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01.20.2014 19:05

Ministry of Finance 'Wants More SOEs to Hand over Profits'

Official says the thousands of smaller state-owned companies around the country are being audited to they can give the government some of their earnings
By staff reporter Wang Changyong

(Beijing) ­– More companies that are owned by central government agencies will be required to make contributions to the government's coffers this year, an official at the Ministry of Finance told Caixin on January 17.

The official said the ministry is making the move based on an order from the State Council, the country's cabinet.

State-owned enterprises (SOEs) that are linked to what the government calls "the budget system" are required to hand over a certain proportion of their net profits depending on their line of business. The levels range from 5 to 20 percent for SOEs around the country. China National Tobacco Corp. is the only enterprise that is required to hand over 20 percent of its profits.

The comments by the ministry official are in line with the central government's desire to reform SOEs. Backers of change say the public should get a greater share of profits from SOEs, which, they argue, have not honored their obligations to society. A major Communist Party meeting in November decided to make SOEs hand over at least 30 percent of their profits to the government for social security spending by the end of 2020.

But just counting SOEs is something of a chore in China. The State-owned Assets Supervision and Administration Commission (SASAC) oversees 112 large SOEs, but then there are thousands of smaller firms scattered across the country. Some are as small as a single factory.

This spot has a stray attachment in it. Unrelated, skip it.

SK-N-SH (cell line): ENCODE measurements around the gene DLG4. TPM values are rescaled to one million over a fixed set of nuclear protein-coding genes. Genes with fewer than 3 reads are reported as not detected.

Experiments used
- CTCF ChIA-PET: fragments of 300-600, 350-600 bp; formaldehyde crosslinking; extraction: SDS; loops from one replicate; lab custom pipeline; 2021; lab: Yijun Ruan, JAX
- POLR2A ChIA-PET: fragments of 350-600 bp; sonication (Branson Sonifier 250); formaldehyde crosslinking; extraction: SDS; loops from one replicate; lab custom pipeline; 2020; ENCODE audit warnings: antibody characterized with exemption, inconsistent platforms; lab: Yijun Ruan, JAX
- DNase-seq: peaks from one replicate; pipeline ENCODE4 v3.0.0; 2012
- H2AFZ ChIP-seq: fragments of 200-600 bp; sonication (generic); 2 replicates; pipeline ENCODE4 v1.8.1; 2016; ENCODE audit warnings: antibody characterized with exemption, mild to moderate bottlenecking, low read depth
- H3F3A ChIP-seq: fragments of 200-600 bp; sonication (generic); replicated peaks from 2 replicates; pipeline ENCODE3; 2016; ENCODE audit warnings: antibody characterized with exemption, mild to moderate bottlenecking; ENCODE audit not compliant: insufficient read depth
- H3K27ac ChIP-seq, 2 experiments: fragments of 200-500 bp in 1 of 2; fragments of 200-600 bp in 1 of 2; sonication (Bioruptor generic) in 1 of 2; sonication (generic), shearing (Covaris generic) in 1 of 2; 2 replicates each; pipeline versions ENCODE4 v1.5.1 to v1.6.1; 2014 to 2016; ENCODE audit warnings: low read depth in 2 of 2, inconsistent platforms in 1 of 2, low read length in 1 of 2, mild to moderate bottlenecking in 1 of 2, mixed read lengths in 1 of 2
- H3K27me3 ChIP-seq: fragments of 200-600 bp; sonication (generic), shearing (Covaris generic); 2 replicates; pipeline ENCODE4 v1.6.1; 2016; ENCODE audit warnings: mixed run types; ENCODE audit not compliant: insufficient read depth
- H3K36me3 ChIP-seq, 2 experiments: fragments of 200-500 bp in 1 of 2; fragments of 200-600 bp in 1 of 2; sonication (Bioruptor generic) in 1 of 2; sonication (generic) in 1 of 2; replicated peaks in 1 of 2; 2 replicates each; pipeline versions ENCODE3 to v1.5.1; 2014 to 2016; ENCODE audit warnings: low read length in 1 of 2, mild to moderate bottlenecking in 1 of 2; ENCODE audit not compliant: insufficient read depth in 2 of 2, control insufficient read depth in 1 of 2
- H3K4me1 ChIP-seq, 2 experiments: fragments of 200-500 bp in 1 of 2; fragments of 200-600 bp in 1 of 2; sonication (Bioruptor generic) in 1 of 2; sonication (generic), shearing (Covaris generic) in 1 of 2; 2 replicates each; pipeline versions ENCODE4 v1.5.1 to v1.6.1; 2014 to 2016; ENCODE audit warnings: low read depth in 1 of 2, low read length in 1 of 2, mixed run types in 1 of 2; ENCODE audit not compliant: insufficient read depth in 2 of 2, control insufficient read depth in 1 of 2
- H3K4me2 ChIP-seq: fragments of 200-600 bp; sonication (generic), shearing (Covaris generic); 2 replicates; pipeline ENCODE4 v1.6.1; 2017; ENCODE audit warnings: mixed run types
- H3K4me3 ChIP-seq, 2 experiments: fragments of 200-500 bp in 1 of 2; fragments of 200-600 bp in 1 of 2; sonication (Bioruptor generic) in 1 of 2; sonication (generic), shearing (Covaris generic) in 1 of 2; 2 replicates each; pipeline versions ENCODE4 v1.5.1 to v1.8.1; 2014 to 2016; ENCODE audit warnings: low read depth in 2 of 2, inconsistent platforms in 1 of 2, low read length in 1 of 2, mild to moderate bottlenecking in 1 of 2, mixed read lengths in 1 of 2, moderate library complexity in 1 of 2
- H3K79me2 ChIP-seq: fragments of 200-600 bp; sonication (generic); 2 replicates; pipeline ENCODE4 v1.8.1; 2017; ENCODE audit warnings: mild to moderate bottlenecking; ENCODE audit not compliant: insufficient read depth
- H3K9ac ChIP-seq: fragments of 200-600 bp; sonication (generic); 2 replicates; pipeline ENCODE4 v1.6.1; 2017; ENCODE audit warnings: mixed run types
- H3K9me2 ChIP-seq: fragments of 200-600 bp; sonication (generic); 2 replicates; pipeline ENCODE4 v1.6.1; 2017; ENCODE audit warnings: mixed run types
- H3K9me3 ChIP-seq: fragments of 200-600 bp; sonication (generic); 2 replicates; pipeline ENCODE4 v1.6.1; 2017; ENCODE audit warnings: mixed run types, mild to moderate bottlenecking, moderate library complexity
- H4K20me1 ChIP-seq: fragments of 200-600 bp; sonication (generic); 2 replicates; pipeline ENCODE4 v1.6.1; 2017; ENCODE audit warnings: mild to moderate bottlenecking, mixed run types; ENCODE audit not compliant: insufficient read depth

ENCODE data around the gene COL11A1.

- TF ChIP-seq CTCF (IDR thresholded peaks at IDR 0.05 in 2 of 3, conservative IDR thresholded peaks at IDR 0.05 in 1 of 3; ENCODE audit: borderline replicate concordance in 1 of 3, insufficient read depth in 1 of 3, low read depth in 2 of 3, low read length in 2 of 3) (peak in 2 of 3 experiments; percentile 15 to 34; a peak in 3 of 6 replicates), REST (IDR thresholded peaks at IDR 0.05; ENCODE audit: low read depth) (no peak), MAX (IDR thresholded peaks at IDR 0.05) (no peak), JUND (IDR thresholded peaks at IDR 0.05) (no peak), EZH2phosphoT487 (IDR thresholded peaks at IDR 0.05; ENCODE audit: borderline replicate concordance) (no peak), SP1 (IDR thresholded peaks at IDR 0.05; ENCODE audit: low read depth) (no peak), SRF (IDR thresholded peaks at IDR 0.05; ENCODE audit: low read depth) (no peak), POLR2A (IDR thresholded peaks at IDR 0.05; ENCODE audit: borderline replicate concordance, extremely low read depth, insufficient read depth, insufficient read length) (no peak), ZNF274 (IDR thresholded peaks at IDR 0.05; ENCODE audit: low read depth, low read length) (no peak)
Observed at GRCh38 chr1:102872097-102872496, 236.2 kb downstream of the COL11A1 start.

A 2012 report by the National Audit Office said about 4,000 companies and subsidiaries owned by central government departments have not been incorporated into the so-called budget system.

The Ministry of Finance is auditing these companies and plans to incorporate them into the budget system gradually, the official who spoke to Caixin said. Despite this, there is no official tally for the exact number of enterprises owned by central government departments.

"The central department-owned enterprises are undergoing a continuous restructuring process, so the number may be different every day," he said.

For example, in late October 2010, the Ministry of Education owned 623 enterprises, but by last year the number was cut to 389.

The idea for establishing the budget system was first introduced in the Budget Law in 1995, but the system was not implemented until 2007. For a long time, state-owned companies were not required to hand over profits to SASAC. Their contributions to the government was mostly in the form of taxes.

The State Council began to run trials of the budget system in 2008, starting with a few central enterprises directly managed by SASAC. The trial has expanded to include other central enterprises under various ministries.

Three years later, 651 enterprises under central ministries and departments were included in the system. Another 301 enterprises were added in 2012.

The enterprises added in 2010 and 2011 are required to hand over 5 percent of their after-tax profits to the state.

In 2012, the government raked in 97 billion yuan from the budget system. Over 90 percent came from China Tobacco and enterprises supervised by SASAC.

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